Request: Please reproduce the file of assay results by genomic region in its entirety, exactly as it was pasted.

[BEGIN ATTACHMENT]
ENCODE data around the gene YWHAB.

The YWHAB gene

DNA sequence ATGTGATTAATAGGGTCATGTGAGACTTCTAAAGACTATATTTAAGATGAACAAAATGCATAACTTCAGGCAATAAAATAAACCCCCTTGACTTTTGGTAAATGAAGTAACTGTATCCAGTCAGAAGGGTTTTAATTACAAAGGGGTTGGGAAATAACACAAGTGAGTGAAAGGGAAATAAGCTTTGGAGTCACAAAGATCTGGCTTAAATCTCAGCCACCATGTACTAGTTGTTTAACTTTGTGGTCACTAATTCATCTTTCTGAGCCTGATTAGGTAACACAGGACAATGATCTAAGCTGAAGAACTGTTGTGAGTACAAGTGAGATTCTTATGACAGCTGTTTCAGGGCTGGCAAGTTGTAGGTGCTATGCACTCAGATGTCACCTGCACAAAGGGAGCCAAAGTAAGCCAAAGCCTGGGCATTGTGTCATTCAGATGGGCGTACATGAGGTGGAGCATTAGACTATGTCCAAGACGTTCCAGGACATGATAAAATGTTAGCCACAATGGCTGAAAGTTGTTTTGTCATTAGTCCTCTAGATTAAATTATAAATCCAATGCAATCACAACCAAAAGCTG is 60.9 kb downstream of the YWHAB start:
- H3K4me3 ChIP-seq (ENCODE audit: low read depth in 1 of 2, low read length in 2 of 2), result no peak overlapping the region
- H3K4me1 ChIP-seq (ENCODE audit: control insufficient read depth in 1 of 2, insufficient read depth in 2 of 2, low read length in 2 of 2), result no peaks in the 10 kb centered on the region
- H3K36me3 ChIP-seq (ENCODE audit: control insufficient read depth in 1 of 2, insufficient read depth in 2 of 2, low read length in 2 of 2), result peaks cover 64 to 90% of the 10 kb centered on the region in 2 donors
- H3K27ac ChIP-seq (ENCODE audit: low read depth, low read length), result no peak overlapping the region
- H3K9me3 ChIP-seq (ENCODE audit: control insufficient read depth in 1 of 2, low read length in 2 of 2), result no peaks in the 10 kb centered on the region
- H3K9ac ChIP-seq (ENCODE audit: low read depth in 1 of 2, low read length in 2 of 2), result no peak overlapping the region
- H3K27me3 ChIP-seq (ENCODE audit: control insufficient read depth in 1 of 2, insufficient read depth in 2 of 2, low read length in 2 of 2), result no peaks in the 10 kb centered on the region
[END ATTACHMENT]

ENCODE data around the gene YWHAB.

The YWHAB gene

DNA sequence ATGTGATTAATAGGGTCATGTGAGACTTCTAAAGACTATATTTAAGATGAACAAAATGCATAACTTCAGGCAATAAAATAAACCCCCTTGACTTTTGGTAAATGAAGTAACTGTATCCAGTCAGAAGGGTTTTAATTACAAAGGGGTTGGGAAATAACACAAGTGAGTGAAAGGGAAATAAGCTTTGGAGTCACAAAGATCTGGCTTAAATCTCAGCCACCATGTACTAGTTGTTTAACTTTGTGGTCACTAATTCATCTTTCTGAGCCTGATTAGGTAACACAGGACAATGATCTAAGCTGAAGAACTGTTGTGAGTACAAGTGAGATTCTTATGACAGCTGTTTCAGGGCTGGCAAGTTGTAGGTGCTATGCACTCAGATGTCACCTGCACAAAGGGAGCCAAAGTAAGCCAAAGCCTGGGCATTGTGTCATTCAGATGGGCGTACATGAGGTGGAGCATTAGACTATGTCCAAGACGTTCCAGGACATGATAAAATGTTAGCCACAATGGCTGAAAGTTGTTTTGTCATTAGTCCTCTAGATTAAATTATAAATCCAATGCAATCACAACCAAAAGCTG is 60.9 kb downstream of the YWHAB start:
- H3K4me3 ChIP-seq (ENCODE audit: low read depth in 1 of 2, low read length in 2 of 2), result no peak overlapping the region
- H3K4me1 ChIP-seq (ENCODE audit: control insufficient read depth in 1 of 2, insufficient read depth in 2 of 2, low read length in 2 of 2), result no peaks in the 10 kb centered on the region
- H3K36me3 ChIP-seq (ENCODE audit: control insufficient read depth in 1 of 2, insufficient read depth in 2 of 2, low read length in 2 of 2), result peaks cover 64 to 90% of the 10 kb centered on the region in 2 donors
- H3K27ac ChIP-seq (ENCODE audit: low read depth, low read length), result no peak overlapping the region
- H3K9me3 ChIP-seq (ENCODE audit: control insufficient read depth in 1 of 2, low read length in 2 of 2), result no peaks in the 10 kb centered on the region
- H3K9ac ChIP-seq (ENCODE audit: low read depth in 1 of 2, low read length in 2 of 2), result no peak overlapping the region
- H3K27me3 ChIP-seq (ENCODE audit: control insufficient read depth in 1 of 2, insufficient read depth in 2 of 2, low read length in 2 of 2), result no peaks in the 10 kb centered on the region